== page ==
Feiler Faster

So far, God seems to be the big loser in the ’08 election. Defying every prognostication, the candidates leading in the polls — Rudy and Hillary — are viewed as the least religious. And the “most religious” candidate on the scene these days, not Bush, but Romney. Maybe his ploy to say that being religious is more important than what you believe is working. Or maybe his ploy to be as vague as possible has yet to come home to roost. If I were an Evangelical Republican, I would be concerned that Romney has not addressed the hard questions about the role his faith plays in politics and would fear that it won’t come out until after he’s gotten the nomination.

Among people who offer an opinion of the religiosity of leading Democrats, more say that John Edwards (28%) and Barack Obama (24%) are very religious pew08.gifthan say the same about Hillary Clinton (16%). Yet wide majorities see all three as at least somewhat religious, and those who do view the candidates in overwhelmingly favorable terms.
Similarly, just 14% who offer an opinion see Rudy Giuliani as very religious, but another 63% see him as somewhat religious, and both groups offer comparably favorable assessments of the former New York City mayor. Mitt Romney stands apart from the other candidates tested – nearly half (46%) of those who express an opinion say Romney is very religious; that is roughly the same number saying that George W. Bush is very religious (43%), though many more people express an opinion about Bush’s religiosity than Romney’s. However, a quarter of Americans – Democrat, independent and Republican alike – say they would be less likely to vote for a presidential candidate who is Mormon. And those who say this have substantially less favorable impressions of Mitt Romney.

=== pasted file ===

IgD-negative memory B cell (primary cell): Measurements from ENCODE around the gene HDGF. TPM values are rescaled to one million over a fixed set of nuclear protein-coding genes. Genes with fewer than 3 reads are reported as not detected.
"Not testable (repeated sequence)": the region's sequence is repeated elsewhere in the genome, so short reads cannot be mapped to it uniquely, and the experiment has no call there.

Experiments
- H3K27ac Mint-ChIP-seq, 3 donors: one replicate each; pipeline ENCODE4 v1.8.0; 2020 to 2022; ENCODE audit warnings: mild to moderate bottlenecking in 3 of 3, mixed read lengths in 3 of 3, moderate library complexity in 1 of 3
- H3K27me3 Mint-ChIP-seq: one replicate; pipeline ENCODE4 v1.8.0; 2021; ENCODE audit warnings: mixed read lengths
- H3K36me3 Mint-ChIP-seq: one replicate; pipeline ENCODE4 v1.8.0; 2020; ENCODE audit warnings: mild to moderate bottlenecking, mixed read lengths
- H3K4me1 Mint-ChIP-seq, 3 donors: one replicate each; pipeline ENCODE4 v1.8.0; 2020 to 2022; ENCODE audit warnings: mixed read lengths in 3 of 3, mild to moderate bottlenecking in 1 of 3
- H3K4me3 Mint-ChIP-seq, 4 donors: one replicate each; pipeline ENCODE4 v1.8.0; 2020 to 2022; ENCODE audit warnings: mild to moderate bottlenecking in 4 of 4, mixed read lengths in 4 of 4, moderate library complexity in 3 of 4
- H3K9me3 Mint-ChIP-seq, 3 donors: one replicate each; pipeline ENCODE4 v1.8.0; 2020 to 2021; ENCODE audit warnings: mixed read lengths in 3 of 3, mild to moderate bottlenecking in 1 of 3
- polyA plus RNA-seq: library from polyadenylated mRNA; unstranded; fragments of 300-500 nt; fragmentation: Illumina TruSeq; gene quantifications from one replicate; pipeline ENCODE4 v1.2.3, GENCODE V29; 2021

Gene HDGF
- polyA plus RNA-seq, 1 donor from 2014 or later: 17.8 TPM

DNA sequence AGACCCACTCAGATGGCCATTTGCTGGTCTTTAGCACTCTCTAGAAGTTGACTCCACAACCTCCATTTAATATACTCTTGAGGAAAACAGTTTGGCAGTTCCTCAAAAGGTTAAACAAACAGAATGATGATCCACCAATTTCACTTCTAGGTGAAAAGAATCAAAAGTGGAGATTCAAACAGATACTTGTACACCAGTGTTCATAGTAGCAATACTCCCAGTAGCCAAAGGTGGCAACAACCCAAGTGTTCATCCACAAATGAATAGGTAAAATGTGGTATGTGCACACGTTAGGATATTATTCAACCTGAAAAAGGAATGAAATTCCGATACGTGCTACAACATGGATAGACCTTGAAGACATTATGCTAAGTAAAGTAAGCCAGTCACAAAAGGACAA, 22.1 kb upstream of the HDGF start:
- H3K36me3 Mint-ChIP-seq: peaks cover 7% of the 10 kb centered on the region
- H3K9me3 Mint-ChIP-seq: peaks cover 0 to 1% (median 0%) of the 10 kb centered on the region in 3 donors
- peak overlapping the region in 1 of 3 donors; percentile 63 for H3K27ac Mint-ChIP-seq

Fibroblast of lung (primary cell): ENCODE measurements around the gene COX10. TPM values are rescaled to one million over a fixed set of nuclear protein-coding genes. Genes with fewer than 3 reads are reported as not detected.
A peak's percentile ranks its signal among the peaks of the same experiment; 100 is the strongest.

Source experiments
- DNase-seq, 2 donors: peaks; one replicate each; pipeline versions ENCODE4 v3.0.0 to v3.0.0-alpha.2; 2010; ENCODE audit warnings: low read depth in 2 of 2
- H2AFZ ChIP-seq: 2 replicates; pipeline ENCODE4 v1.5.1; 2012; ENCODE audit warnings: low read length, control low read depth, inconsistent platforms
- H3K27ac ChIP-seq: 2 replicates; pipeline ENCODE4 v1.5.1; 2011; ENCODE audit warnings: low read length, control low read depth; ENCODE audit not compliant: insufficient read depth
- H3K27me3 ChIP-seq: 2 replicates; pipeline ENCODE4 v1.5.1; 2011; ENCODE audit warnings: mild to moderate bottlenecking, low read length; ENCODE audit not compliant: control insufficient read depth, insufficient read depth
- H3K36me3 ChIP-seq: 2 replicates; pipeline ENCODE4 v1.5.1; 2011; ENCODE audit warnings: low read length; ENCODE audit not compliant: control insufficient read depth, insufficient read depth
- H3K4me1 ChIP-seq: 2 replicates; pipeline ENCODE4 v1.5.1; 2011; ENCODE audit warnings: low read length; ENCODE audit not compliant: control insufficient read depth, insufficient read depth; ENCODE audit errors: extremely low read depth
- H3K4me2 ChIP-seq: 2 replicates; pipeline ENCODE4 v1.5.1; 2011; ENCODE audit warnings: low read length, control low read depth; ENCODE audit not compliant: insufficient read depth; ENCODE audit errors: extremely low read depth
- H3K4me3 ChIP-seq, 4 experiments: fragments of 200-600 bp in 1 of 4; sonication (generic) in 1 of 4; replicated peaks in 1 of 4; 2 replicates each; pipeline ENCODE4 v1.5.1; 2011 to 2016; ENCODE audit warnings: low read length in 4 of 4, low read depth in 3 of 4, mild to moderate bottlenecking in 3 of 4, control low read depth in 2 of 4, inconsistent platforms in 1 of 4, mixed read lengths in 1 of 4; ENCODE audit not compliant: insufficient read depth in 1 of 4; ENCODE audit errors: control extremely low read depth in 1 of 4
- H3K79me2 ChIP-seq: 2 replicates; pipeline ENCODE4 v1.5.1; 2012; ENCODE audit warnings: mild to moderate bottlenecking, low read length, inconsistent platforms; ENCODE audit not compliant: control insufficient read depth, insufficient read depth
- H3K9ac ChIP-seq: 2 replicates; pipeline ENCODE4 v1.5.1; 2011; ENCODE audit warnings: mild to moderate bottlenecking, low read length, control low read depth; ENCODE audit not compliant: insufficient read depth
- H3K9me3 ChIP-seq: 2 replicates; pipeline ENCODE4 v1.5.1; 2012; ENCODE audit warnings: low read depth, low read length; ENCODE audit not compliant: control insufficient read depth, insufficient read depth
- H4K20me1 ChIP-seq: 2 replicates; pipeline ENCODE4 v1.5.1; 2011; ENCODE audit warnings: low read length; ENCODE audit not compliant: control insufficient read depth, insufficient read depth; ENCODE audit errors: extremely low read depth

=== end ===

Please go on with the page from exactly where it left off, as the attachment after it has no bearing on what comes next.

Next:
In general, being a Mormon is viewed as far less of a liability for a presidential candidate than not believing in God or being a Muslim. Roughly six-in-ten Americans (61%) say they would be less likely to vote for a candidate who does not believe in God, while 45% say they would be reluctant to vote for a Muslim. At the same time, more people express reservations about voting for a Mormon (25%) than about supporting a candidate who is an evangelical Christian (16%), a Jew (11%) or a Catholic (7%).

Join the Discussion
comments powered by Disqus